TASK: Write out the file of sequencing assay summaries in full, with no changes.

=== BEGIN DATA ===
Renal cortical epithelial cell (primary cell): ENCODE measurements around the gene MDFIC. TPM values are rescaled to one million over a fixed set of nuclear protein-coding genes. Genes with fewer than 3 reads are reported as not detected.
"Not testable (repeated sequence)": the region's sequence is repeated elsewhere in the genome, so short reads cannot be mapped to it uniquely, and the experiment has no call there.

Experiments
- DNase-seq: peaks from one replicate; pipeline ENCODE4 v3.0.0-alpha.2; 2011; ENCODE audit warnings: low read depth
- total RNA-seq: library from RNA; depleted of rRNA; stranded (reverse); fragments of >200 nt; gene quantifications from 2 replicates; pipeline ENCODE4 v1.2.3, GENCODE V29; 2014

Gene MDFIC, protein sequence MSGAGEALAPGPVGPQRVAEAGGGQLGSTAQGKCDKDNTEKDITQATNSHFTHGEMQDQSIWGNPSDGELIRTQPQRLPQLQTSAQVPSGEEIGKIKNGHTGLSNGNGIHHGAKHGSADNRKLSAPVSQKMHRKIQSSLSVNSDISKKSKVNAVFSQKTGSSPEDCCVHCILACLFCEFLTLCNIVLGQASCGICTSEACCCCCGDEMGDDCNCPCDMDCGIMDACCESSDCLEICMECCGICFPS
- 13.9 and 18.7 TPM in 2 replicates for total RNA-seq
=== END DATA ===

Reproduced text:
Renal cortical epithelial cell (primary cell): ENCODE measurements around the gene MDFIC. TPM values are rescaled to one million over a fixed set of nuclear protein-coding genes. Genes with fewer than 3 reads are reported as not detected.
"Not testable (repeated sequence)": the region's sequence is repeated elsewhere in the genome, so short reads cannot be mapped to it uniquely, and the experiment has no call there.

Experiments
- DNase-seq: peaks from one replicate; pipeline ENCODE4 v3.0.0-alpha.2; 2011; ENCODE audit warnings: low read depth
- total RNA-seq: library from RNA; depleted of rRNA; stranded (reverse); fragments of >200 nt; gene quantifications from 2 replicates; pipeline ENCODE4 v1.2.3, GENCODE V29; 2014

Gene MDFIC, protein sequence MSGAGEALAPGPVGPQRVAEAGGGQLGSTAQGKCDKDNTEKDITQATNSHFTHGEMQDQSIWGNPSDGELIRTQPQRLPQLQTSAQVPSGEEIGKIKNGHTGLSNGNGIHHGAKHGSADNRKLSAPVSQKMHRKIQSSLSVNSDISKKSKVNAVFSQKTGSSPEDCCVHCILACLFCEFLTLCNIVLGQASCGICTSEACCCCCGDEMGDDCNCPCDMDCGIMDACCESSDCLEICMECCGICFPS
- 13.9 and 18.7 TPM in 2 replicates for total RNA-seq